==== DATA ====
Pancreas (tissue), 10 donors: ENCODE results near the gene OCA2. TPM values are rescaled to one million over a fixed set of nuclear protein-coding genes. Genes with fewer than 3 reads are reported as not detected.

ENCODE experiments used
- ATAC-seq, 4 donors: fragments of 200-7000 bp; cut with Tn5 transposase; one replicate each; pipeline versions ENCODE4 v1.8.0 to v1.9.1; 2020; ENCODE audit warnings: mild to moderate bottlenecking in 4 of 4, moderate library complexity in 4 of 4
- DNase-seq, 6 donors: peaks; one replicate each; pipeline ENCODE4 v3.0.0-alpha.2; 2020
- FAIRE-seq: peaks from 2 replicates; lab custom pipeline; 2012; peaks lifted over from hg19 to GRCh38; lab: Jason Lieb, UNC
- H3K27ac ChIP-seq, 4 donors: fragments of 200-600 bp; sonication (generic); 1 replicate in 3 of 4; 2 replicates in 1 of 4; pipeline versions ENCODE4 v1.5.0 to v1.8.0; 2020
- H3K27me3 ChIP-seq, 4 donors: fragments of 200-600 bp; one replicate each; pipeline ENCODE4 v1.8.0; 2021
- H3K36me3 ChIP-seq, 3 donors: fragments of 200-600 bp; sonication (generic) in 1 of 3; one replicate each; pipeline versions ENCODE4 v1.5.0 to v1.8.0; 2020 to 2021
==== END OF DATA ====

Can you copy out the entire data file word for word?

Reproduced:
Pancreas (tissue), 10 donors: ENCODE results near the gene OCA2. TPM values are rescaled to one million over a fixed set of nuclear protein-coding genes. Genes with fewer than 3 reads are reported as not detected.

ENCODE experiments used
- ATAC-seq, 4 donors: fragments of 200-7000 bp; cut with Tn5 transposase; one replicate each; pipeline versions ENCODE4 v1.8.0 to v1.9.1; 2020; ENCODE audit warnings: mild to moderate bottlenecking in 4 of 4, moderate library complexity in 4 of 4
- DNase-seq, 6 donors: peaks; one replicate each; pipeline ENCODE4 v3.0.0-alpha.2; 2020
- FAIRE-seq: peaks from 2 replicates; lab custom pipeline; 2012; peaks lifted over from hg19 to GRCh38; lab: Jason Lieb, UNC
- H3K27ac ChIP-seq, 4 donors: fragments of 200-600 bp; sonication (generic); 1 replicate in 3 of 4; 2 replicates in 1 of 4; pipeline versions ENCODE4 v1.5.0 to v1.8.0; 2020
- H3K27me3 ChIP-seq, 4 donors: fragments of 200-600 bp; one replicate each; pipeline ENCODE4 v1.8.0; 2021
- H3K36me3 ChIP-seq, 3 donors: fragments of 200-600 bp; sonication (generic) in 1 of 3; one replicate each; pipeline versions ENCODE4 v1.5.0 to v1.8.0; 2020 to 2021